Big-box industrial market stirring

After a deep slumber, the market for bigbox industrial properties is beginning to stir.Vacancy rates in northern Nevada remain above their historic levels, but property managers say they're beginning to hear inquiries particularly from big companies looking toward a national economic upturn that might lead to a resumption of construction activity next year.

Some caution that a similar flurry of inquiries early this year fizzled, but they remain hopeful.

"I think the market has bottomed and is about to turn," says Paul Perkins, senior vice president of the industrial properties group at Colliers International in Reno.

The vacancy rate in large industrial and warehouse properties those of 100,000 square feet and larger is in the 9-10 percent rate, experts in the field agree, and they note that the Reno market with its 54.9 million square feet of industrial space typically has seen vacancy rates of 6-7 percent.

The reasons for rising vacancy rates aren't hard to find, says Dave Schuster, senior industrial specialist at Grubb & Ellis.

The dot-com crash and the national economic slowdown that began even before the Sept.

11 attacks both dried up demand for new industrial and warehouse space at the same time that some tenants were shrinking their operations.

"We've had a fair amount of sub-lease space and space that came back to landlords," Schuster says.

Even so, the downturn didn't catch northern Nevada developers with big amounts of unleased space in buildings they'd constructed on speculation.

"We're healthy because the majority of developers here have a governor on them their use of institutional money," says Par Tolles, area director/senior vice president for Trammel Crow Co.

The institutions that finance major industrial developments generally are conservative and unwilling to get too far out on a limb on speculative projects if historical absorption rates and current activity do not support aggressive building, he says.

Scott Shanks, a vice president at Prologis, owner of 3.7 million square feet in the market and one of the biggest developers of industrial properties in the region, agrees.

"Reno has done a good job of keeping supply and demand in check," he says.

Because there isn't much vacant space overhanging the market, even slow absorption of existing space makes a difference particularly because new construction is essentially at a standstill.

Colliers International estimates that 266,214 square feet of industrial space of all sizes was absorbed during the first half of this year, slightly higher than the 226,856 square feet absorbed in the same period last year.

"While this represents relatively insignificant growth, it is growth nonetheless, contrary to conditions in some other Western markets," the company says in a recent report.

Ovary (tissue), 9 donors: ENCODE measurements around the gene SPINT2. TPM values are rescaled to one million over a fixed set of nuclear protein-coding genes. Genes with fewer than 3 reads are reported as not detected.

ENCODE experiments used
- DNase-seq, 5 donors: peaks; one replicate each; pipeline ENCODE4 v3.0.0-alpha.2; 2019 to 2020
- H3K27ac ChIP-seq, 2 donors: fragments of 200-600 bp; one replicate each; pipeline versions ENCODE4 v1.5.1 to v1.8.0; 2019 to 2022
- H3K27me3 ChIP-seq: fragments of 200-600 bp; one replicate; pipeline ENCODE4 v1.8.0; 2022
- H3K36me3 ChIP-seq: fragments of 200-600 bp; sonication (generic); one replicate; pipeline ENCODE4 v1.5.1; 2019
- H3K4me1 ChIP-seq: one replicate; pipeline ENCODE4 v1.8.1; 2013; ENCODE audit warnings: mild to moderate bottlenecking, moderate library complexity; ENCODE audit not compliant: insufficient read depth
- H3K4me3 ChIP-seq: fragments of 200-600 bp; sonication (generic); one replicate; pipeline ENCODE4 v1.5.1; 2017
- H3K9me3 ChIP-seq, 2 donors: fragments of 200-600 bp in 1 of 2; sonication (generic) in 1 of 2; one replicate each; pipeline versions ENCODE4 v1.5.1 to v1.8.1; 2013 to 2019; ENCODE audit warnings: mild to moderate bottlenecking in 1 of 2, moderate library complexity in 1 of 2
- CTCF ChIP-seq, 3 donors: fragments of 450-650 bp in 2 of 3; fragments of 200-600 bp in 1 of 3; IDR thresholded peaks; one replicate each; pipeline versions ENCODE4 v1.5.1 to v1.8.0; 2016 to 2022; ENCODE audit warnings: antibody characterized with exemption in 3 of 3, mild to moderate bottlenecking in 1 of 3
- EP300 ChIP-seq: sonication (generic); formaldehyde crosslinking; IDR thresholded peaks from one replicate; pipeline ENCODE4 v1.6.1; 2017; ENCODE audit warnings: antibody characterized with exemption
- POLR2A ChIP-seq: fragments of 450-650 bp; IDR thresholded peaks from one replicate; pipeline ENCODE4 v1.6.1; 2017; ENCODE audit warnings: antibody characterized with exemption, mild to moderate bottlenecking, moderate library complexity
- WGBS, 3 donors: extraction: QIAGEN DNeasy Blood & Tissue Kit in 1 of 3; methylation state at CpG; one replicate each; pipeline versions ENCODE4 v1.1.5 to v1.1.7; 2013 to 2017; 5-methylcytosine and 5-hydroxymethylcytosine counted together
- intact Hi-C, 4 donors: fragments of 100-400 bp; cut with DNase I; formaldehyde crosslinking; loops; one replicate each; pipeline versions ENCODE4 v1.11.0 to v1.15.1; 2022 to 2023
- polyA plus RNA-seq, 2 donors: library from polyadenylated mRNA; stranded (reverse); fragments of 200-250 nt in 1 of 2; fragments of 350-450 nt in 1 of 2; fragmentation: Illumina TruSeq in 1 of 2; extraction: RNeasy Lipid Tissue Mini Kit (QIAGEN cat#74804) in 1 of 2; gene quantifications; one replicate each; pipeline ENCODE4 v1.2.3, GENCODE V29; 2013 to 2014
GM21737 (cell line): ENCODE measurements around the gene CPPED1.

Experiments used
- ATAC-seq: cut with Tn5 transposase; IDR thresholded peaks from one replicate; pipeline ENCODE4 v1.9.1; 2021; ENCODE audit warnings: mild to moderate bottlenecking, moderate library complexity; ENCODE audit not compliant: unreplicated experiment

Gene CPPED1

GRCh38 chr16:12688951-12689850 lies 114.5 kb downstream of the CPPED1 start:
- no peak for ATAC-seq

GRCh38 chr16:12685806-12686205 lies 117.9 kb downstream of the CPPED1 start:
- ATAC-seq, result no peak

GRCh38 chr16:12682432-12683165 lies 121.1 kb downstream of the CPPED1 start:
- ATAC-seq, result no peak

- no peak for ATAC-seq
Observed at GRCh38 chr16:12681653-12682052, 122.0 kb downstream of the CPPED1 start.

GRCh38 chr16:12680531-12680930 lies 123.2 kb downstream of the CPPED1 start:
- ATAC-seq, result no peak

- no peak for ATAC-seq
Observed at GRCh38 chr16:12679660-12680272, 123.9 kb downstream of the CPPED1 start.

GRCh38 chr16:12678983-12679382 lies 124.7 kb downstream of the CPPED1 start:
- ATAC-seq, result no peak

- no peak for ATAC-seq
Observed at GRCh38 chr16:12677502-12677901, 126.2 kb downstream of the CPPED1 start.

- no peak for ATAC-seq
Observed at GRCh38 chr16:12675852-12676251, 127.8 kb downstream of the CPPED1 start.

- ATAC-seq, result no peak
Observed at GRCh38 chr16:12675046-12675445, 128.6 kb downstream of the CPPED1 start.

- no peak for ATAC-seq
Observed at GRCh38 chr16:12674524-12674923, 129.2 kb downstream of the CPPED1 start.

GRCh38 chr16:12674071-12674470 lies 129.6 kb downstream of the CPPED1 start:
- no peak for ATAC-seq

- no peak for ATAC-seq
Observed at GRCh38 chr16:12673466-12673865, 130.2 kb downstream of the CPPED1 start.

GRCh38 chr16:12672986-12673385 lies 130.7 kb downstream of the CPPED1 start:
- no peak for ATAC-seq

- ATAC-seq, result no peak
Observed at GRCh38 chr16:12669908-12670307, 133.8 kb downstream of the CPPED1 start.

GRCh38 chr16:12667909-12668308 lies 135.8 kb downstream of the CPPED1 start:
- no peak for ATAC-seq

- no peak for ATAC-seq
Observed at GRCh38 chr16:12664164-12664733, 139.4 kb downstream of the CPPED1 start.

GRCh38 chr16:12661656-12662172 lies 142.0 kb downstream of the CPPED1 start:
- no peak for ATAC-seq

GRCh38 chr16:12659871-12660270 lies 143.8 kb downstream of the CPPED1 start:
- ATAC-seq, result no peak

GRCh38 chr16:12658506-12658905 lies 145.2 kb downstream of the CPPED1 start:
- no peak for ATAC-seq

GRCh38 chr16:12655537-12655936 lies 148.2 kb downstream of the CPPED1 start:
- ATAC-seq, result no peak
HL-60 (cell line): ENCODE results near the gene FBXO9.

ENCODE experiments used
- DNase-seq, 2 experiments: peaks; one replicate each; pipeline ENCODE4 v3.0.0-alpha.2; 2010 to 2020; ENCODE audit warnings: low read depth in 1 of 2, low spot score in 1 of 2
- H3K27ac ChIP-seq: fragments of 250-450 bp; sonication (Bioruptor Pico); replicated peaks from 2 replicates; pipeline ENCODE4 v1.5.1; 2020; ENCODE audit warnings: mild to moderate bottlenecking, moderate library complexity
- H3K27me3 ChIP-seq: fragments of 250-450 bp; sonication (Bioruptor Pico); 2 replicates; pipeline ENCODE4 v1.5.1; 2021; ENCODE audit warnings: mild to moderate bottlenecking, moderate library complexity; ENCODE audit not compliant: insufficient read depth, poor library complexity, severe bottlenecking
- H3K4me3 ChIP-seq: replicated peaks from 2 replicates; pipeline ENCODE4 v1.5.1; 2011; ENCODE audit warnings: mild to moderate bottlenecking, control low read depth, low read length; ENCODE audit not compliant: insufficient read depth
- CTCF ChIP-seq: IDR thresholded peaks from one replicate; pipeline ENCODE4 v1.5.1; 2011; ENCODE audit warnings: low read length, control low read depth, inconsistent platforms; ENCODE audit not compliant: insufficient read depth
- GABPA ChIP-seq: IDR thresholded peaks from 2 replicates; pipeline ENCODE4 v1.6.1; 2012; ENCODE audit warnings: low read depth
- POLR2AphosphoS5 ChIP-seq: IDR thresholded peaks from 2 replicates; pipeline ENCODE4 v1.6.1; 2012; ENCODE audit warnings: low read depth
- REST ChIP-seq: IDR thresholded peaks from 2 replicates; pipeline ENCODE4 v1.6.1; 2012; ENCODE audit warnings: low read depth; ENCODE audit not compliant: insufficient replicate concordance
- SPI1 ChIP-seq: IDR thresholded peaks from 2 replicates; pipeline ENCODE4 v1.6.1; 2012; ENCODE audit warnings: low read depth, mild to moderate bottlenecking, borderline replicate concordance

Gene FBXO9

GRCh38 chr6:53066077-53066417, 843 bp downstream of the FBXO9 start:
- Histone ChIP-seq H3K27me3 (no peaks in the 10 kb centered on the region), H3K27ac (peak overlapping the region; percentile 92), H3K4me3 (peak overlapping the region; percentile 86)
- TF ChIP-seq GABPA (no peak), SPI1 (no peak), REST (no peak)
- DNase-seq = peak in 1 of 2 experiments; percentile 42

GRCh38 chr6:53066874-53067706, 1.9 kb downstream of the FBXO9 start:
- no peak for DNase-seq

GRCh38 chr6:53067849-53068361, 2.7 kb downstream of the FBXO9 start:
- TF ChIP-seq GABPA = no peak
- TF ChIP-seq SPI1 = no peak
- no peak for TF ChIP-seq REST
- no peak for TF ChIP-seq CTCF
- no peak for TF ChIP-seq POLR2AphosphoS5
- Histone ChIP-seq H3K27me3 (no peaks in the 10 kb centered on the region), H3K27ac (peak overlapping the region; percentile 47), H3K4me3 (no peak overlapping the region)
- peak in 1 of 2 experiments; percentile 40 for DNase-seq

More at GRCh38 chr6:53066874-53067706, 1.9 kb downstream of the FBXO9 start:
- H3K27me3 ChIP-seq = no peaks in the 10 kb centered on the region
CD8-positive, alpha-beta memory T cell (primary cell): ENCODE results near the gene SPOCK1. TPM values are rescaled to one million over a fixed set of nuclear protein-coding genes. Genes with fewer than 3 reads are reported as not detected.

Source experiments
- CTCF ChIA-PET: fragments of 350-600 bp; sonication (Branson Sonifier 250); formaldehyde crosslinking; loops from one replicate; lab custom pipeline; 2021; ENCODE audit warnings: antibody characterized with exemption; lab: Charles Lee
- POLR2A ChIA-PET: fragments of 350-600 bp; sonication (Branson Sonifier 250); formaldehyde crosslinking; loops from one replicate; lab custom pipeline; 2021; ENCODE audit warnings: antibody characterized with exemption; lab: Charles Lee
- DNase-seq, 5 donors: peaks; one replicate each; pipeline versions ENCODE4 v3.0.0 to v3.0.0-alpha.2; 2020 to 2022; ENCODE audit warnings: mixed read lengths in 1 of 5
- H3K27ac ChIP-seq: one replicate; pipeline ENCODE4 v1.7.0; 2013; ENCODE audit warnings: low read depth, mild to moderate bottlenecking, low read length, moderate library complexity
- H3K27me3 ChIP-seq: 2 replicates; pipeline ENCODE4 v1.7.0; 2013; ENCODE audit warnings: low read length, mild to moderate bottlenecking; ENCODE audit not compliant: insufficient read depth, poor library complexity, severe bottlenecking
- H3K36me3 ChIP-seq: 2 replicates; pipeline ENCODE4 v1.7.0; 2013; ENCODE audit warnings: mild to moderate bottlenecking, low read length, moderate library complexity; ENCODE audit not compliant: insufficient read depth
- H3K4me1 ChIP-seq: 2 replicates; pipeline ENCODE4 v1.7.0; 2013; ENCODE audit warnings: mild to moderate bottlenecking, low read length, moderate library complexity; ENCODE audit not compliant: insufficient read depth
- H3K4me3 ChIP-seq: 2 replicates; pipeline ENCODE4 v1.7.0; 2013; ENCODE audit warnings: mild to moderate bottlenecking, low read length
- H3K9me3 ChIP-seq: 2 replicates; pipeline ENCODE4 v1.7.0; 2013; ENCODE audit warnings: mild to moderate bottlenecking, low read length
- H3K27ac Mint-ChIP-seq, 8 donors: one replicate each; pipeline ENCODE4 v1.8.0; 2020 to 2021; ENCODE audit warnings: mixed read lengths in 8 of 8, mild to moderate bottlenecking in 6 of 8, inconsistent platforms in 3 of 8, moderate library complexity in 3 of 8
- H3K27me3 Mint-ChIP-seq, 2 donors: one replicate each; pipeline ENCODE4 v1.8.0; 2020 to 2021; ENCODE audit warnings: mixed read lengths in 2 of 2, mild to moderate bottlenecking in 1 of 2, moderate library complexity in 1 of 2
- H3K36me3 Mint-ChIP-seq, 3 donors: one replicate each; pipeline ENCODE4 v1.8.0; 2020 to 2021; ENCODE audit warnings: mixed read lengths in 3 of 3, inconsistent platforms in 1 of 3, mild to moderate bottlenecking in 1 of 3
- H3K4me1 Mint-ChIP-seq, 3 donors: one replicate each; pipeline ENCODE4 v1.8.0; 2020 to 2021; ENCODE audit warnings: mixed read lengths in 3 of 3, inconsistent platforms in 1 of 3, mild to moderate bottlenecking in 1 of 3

At the same time, the Colliers study notes, this year's absorption figure is only 20 percent of the average of the comparable period in the previous five years and pales in comparison with the record of 1.81 million square feet of industrial space absorbed in the first half of 2000.

Shanks says Prologis expects this year's absorption rate will run below last year's level.

Even at that, the Colliers study notes that the number of big-box industrial spaces on the market at mid-year was 14, down from 19 a year earlier.

Those spaces available this year represent 2.19 million square feet, compared with 3.48 million square feet of big-box space available a year earlier.

Perkins says that, in response to one of the longest dry spells in local industrial activity, developers have scaled back construction and the vacancy rate has been held to less than 10 percent.

Consequently, more landlord concessions and lower lease rates have not occurred.

"However, if activity doesn't pick up soon, we might begin to see some rates soften," he adds.

On the demand side of the equation, Schuster at Grubb & Ellis says he's beginning to hear from big companies that are looking past the current soft economy nationally and want to have themselves well positioned to take advantage of a recovery.

Because new construction requires eight to nine months from start to finish, companies that believe the national economy will recover in early 2003 are beginning to make plans today, Schuster says.

Perkins, meanwhile, notes that Reno retains the advantages that have made it the premier western distribution hub - a central location to all of the West, with a well developed transportation infrastructure and work force.

In addition, the area enjoys a tax structure, cost of living and quality of life superior to neighboring California at the same time that some manufacturers are looking to move from California to Nevada because of concerns about electric costs in the Golden State.


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